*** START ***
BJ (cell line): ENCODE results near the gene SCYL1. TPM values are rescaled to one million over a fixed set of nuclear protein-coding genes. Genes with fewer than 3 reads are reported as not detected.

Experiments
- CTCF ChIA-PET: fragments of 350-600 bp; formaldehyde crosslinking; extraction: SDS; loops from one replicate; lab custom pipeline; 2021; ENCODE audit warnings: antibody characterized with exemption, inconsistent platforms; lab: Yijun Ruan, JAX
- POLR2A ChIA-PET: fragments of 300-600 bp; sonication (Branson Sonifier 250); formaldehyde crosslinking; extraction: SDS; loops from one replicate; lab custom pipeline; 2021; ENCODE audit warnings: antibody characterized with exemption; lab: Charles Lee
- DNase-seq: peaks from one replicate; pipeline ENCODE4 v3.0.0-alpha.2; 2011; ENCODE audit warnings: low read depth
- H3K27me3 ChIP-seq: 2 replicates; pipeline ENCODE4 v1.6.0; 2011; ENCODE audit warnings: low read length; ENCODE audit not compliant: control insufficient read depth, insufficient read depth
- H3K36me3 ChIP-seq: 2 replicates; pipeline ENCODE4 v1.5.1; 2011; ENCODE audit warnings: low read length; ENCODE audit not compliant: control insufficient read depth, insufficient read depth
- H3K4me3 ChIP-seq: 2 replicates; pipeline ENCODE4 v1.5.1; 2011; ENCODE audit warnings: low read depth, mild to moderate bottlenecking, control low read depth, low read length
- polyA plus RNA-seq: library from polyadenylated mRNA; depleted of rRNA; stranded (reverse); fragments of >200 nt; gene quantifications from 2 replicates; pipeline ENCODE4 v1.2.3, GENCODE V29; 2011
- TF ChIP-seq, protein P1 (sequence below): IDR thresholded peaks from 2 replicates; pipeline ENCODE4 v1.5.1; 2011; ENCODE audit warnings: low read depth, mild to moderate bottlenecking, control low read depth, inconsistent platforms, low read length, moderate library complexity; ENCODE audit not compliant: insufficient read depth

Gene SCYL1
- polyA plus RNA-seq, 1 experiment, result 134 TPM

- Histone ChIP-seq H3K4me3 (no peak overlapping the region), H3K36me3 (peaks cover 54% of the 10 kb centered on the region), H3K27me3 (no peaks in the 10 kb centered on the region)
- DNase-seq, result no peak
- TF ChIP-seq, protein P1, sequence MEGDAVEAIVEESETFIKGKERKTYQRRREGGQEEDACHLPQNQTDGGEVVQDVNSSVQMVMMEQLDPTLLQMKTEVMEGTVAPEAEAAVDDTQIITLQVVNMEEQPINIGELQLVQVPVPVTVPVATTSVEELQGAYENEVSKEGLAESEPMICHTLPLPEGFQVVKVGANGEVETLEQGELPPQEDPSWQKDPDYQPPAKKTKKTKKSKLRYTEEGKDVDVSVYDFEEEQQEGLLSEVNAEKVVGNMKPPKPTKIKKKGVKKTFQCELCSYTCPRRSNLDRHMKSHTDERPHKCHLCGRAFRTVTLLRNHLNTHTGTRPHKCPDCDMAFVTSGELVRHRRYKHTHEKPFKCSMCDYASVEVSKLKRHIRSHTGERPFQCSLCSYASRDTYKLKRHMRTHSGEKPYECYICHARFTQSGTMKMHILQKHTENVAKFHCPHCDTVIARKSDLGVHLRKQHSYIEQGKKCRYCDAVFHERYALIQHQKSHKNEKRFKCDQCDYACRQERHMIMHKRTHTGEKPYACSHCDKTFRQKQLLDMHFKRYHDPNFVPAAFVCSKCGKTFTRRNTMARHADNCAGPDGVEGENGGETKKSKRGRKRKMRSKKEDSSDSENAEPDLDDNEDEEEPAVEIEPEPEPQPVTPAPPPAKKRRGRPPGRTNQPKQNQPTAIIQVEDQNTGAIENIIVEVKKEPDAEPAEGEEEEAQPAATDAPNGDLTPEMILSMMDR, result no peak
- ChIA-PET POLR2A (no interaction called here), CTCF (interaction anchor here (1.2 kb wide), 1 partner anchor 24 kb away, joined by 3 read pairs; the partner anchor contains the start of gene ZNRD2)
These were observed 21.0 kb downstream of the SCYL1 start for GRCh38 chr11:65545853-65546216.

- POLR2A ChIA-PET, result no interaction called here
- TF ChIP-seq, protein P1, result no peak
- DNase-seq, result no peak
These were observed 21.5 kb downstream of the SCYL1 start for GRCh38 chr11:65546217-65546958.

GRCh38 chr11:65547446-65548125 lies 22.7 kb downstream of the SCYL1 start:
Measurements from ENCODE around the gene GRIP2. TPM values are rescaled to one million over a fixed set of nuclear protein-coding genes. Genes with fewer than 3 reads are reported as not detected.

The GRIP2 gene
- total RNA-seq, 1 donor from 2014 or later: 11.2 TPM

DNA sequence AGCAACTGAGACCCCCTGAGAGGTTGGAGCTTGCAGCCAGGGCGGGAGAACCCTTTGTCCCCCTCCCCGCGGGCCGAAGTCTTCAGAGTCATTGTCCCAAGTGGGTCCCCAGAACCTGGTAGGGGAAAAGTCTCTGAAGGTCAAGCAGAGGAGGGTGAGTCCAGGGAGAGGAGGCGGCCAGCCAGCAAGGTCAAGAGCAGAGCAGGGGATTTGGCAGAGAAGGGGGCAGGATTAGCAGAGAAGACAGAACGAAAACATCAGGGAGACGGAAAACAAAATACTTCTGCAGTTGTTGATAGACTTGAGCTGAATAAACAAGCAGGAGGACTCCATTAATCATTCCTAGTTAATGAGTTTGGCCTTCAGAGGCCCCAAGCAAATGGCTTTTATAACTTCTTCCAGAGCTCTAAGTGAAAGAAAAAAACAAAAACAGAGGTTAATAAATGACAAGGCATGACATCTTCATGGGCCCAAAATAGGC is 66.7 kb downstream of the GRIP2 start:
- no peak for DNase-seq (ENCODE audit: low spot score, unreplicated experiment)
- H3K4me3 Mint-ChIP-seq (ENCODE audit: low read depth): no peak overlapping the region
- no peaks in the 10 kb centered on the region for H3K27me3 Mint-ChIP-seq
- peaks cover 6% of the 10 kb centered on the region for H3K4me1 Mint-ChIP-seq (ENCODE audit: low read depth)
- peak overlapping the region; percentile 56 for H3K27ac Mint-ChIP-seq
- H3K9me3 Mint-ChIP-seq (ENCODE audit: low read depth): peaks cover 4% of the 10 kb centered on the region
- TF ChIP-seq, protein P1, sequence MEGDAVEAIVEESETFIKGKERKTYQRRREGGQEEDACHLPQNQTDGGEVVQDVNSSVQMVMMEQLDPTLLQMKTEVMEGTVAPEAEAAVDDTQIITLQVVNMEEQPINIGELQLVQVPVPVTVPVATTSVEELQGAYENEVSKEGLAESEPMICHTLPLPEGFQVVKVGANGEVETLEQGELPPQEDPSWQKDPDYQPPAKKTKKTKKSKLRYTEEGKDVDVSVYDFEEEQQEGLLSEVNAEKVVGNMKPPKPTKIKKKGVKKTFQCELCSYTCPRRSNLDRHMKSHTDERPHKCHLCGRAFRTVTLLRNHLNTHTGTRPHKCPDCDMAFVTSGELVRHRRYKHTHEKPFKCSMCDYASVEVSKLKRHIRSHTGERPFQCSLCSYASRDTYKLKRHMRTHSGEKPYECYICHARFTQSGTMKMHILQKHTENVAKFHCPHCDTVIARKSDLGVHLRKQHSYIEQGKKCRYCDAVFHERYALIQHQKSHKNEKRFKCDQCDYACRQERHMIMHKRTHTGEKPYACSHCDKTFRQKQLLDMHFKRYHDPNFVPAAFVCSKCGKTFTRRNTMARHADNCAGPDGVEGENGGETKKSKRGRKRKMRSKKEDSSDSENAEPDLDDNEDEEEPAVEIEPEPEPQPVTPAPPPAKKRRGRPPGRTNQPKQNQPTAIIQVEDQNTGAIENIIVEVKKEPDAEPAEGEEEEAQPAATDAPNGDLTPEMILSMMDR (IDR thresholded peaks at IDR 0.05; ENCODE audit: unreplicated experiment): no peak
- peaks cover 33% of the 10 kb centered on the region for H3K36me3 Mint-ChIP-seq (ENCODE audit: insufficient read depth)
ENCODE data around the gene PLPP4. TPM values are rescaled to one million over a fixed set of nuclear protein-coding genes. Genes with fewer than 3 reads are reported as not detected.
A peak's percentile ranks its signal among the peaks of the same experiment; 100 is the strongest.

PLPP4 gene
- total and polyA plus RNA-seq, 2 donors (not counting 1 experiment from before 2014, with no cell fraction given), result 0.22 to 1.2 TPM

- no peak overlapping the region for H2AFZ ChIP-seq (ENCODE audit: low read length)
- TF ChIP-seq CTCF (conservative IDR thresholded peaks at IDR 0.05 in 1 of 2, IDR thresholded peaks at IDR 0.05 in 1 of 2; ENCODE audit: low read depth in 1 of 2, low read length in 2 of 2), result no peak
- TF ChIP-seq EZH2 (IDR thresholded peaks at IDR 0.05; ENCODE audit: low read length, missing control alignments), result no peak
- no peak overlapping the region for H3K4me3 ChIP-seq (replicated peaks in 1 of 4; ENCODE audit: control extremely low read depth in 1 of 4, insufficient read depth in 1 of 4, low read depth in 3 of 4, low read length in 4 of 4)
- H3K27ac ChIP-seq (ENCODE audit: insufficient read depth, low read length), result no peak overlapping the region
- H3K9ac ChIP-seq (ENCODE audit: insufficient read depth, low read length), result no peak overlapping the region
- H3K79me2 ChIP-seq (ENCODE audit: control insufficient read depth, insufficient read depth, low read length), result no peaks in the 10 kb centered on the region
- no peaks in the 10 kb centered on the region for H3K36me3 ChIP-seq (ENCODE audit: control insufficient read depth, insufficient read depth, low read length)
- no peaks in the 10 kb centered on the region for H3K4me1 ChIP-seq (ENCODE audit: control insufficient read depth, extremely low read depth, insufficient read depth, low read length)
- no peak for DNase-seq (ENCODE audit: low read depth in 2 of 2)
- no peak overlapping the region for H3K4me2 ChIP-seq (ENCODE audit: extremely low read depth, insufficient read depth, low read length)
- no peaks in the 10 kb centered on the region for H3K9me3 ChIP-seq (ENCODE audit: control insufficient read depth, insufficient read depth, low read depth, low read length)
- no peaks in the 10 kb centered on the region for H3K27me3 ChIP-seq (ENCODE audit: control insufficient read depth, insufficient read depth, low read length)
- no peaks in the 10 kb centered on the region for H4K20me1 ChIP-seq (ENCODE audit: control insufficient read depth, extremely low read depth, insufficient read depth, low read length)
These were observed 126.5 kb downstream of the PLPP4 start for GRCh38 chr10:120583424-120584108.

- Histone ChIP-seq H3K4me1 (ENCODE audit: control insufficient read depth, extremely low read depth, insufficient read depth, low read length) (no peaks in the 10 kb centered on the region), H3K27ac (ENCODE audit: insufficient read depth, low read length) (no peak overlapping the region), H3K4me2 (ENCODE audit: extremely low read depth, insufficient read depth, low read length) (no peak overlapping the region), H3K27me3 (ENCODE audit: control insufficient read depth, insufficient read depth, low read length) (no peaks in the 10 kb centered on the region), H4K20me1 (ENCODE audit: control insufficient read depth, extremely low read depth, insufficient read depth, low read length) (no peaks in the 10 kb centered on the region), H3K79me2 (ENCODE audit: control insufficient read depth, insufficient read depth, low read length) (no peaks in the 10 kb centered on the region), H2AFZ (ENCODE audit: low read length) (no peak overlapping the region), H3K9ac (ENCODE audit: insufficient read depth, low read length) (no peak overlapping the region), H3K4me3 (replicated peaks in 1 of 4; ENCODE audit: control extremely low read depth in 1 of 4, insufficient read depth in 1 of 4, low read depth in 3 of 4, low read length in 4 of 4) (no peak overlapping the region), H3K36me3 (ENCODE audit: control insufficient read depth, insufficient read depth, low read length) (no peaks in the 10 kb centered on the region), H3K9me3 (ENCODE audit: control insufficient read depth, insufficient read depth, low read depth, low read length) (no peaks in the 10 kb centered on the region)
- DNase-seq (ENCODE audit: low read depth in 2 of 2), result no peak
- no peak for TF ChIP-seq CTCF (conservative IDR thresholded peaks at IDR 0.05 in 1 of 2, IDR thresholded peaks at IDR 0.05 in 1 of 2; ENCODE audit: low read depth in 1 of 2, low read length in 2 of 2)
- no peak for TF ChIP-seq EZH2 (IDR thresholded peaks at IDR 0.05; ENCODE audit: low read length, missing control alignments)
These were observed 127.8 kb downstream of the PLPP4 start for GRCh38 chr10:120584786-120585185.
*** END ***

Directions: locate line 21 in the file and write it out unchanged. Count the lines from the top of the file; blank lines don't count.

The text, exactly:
These were observed 21.5 kb downstream of the SCYL1 start for GRCh38 chr11:65546217-65546958.